tonight. I hope people don't think it's too far off the subject of this
        list. It does have to do with spiritual development of the individual.
      • Joel A. Wendt
        Dear John and Elaine, I hope you don t mind my sticking my two-bits in, but I would like to comment ... To me compassion is a state of being, which means
        Message 3 of 3 , Mar 1, 2000
          Dear John and Elaine,

          I hope you don't mind my sticking my two-bits in, but I would like to comment
          ...

          To me "compassion" is a state of being, which means that it can manifest
          partially as emotion, but also as thought and will. It is "attitude", as in the
          compassionate Buddha". So the question is what is my "attitude" toward another
          being? If it is "compassionate", then I will act out of the 8-fold path toward
          them.

          This truth of "being" "compassionate" was part of Buddha's teaching mission.
          It is also different from Love. I think you touch this mystery, John, when you
          try to think of "compassion" as somehow conflicted with "science", which seems to
          need a dispassionate attitude in order for objectivity to arise ("This requires
          detachment and a lack of emotion.")

          There is a level to "compassion", which is kind of neutral. If I am filled
          with "compassion" I am not too likely to "involve" myself. I experience
          something, and I have compassion regards it, but I don't necessarily act so as to
          place myself in the situation. Love is different here. Love can very easily lead
          to remarkable foolishness (and I don't mean love as in eros). Love leads to
          involvement to the point of personal harm being possible. If you have access,
          read Tomberg's meditation on the Fool, in his Meditations on the Tarot.

          Now where does "spiritual science" fit in? To me spiritual science is two
          things. One, the most important aspect, is found in the Philosophy of Freedom, or
          for some tastes, in Theory of Knowledge. It is a method of cognition. It is new
          and never before possible in the long history of the evolution of consciousness.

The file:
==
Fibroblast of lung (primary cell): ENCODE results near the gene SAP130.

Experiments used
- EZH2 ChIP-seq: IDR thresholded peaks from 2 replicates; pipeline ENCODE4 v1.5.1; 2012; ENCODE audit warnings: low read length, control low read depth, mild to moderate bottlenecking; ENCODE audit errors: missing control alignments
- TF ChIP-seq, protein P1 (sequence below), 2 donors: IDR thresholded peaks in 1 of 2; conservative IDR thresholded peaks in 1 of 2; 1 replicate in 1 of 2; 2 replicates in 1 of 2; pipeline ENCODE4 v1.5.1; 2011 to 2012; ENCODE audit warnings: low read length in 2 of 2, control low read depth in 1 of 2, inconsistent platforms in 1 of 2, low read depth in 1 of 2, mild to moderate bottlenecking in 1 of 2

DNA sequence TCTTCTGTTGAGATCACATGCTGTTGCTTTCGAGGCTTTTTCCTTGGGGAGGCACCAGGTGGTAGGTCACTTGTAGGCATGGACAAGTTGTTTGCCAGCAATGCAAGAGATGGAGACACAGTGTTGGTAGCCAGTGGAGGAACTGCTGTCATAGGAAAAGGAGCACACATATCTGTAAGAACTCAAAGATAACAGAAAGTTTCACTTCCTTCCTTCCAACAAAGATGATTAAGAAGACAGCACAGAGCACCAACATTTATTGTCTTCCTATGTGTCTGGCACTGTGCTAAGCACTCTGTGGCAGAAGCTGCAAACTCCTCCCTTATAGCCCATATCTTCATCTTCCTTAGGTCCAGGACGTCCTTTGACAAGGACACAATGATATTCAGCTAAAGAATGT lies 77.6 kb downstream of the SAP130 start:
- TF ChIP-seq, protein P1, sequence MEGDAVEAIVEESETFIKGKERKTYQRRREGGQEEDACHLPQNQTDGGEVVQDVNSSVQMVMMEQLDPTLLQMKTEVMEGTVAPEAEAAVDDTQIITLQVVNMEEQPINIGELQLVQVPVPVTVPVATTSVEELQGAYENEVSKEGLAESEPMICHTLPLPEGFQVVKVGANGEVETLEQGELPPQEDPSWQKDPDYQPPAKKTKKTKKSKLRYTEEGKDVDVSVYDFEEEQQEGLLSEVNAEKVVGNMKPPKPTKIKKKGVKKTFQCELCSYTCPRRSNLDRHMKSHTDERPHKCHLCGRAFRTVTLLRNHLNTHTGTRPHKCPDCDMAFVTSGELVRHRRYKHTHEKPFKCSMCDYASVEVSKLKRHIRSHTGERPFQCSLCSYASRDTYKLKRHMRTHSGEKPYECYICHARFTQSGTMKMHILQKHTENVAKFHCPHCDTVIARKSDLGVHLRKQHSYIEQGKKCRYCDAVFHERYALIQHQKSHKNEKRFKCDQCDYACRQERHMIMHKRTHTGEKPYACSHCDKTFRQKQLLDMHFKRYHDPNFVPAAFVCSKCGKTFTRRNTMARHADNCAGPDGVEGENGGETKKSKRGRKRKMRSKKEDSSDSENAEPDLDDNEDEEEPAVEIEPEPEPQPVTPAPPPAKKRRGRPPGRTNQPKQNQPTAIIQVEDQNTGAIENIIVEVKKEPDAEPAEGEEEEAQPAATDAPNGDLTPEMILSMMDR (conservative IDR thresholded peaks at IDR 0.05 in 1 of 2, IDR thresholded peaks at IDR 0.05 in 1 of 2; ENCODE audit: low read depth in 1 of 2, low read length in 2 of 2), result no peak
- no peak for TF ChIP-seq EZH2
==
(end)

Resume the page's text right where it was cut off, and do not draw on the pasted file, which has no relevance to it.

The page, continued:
Only now is this possiblity offered to human beings, to learn "living thinking".

          The second thing spiritual science is, is a body of knowledge, or the results
          of spiritual research. To me this is of little importance. Its purpose, as best
          I have managed to understand it, is to occassionally inspire someone to take up
          the cognitive path, that is to learn "how".

          So spiritual science is both a "how" (the cognitive path) and a "what" (the
          results of spiritual research). But it is neither "compassion" or Love. These
          last are qualities of being that may well determine what use is made of the "how"
          and the "what", but neither is "spiritual science". Spiritual science, in the
          sense I understand it, is a kind of way station. We pass throught it on the way
          to other matters. It is like a tool, very useful for a time, but not of the
          timeless, or the eternal, in and of itself.

          If one wants to "know" the eternal and the timeless, "now", then spiritual
          science gives one of the best means (the "how"), and some of the best inspiration
          (the "what").

          warm regards,
          joel

          John Massengale wrote:

          > From: "John Massengale" <john@...>
          >
          > > This time when I read your post (your 28 February reply to me) I am not sure
          > > I understand your tone, your emphasis, your direction. But maybe--maybe--
          > > that is not for me to understand (smile).
          > >
          > > When i say that i don't understand your distinction between spiritual
          > > science and compassion, and i suggest that spiritual science is fed by
          > > compassion, you replye:
          > >
          > >>
          > >>Fed by compassion? Of course, but spiritual science is based on esoteric
          > >>observation and does not always lead us to the answers that compassion
          > >>would
          > >>prefer.
          > >
          > > Why "of course, *but*? As far as i can see, there is not a
          > > "but"...Compassion is all. For me, there is no spiritual science without
          > > compassion, none i care to practice.
          >
          > Science and compassion are not the same thing. Compassion can alter the
          > objectivity of science and lead to answers that are not scientific.
          >
          > If I have read Steiner correctly, he says that there are objective truths
          > the Spiritual Scientist can observe: isn't that the basis for Spiritual
          > Science? This requires a detachment and lack of emotion.
          >
          > The Catholic church says that angels have no emotions. I THINK Steiner also
          > says that somewhere.
          >
          > Either that is wrong or right. If our compassion makes us think that can not
          > be right (Oh that's not human! -- well, they're not human), than it seems
          > our compassion may be preventing us from seeing things as they really are.
          >
          > I know it seems logical to me that higher beings would have more compassion
          > than we have, but compassion is an emotion. So I have to wonder if Steiner
          > isn't contradicting my belief.
          >
          > Several times in our communications, Elaine, you talk about not
          > understanding the implications or about reading between the lines. The
          > internet is telegraphic, but I try to write things that can be taken at face
          > value.
          >
          > I hope to write something about Littleton when I get back from New York
          > tonight. I hope people don't think it's too far off the subject of this
          > list. It does have to do with spiritual development of the individual.
          >